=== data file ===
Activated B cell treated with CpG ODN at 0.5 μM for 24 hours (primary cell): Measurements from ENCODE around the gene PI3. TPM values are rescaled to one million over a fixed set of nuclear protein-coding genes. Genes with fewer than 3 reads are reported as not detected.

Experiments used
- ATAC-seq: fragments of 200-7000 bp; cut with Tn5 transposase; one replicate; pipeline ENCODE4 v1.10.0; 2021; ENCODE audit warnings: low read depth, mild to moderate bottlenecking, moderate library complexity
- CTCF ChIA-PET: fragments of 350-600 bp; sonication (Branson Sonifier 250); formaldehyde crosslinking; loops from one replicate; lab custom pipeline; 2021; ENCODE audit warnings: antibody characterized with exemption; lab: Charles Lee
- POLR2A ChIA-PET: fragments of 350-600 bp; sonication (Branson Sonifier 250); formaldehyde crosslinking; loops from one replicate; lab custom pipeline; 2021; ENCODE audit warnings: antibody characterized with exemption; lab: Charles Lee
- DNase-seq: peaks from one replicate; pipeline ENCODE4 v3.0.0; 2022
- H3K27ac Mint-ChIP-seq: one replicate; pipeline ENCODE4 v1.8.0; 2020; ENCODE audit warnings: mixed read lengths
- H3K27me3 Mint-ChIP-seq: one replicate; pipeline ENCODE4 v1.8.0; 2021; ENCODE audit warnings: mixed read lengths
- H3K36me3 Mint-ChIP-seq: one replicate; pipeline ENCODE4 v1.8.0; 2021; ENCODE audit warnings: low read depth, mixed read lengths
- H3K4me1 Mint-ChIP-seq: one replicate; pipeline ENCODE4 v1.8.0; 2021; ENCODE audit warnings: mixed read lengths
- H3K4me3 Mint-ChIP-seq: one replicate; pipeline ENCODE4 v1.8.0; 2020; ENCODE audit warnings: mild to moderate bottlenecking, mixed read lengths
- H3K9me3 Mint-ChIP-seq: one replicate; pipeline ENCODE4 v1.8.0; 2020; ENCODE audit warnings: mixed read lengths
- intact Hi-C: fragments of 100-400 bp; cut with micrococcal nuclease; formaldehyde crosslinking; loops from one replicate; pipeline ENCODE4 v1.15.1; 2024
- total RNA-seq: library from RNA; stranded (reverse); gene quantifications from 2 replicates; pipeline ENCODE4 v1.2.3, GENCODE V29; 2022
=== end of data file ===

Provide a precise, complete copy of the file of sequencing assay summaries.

Activated B cell treated with CpG ODN at 0.5 μM for 24 hours (primary cell): Measurements from ENCODE around the gene PI3. TPM values are rescaled to one million over a fixed set of nuclear protein-coding genes. Genes with fewer than 3 reads are reported as not detected.

Experiments used
- ATAC-seq: fragments of 200-7000 bp; cut with Tn5 transposase; one replicate; pipeline ENCODE4 v1.10.0; 2021; ENCODE audit warnings: low read depth, mild to moderate bottlenecking, moderate library complexity
- CTCF ChIA-PET: fragments of 350-600 bp; sonication (Branson Sonifier 250); formaldehyde crosslinking; loops from one replicate; lab custom pipeline; 2021; ENCODE audit warnings: antibody characterized with exemption; lab: Charles Lee
- POLR2A ChIA-PET: fragments of 350-600 bp; sonication (Branson Sonifier 250); formaldehyde crosslinking; loops from one replicate; lab custom pipeline; 2021; ENCODE audit warnings: antibody characterized with exemption; lab: Charles Lee
- DNase-seq: peaks from one replicate; pipeline ENCODE4 v3.0.0; 2022
- H3K27ac Mint-ChIP-seq: one replicate; pipeline ENCODE4 v1.8.0; 2020; ENCODE audit warnings: mixed read lengths
- H3K27me3 Mint-ChIP-seq: one replicate; pipeline ENCODE4 v1.8.0; 2021; ENCODE audit warnings: mixed read lengths
- H3K36me3 Mint-ChIP-seq: one replicate; pipeline ENCODE4 v1.8.0; 2021; ENCODE audit warnings: low read depth, mixed read lengths
- H3K4me1 Mint-ChIP-seq: one replicate; pipeline ENCODE4 v1.8.0; 2021; ENCODE audit warnings: mixed read lengths
- H3K4me3 Mint-ChIP-seq: one replicate; pipeline ENCODE4 v1.8.0; 2020; ENCODE audit warnings: mild to moderate bottlenecking, mixed read lengths
- H3K9me3 Mint-ChIP-seq: one replicate; pipeline ENCODE4 v1.8.0; 2020; ENCODE audit warnings: mixed read lengths
- intact Hi-C: fragments of 100-400 bp; cut with micrococcal nuclease; formaldehyde crosslinking; loops from one replicate; pipeline ENCODE4 v1.15.1; 2024
- total RNA-seq: library from RNA; stranded (reverse); gene quantifications from 2 replicates; pipeline ENCODE4 v1.2.3, GENCODE V29; 2022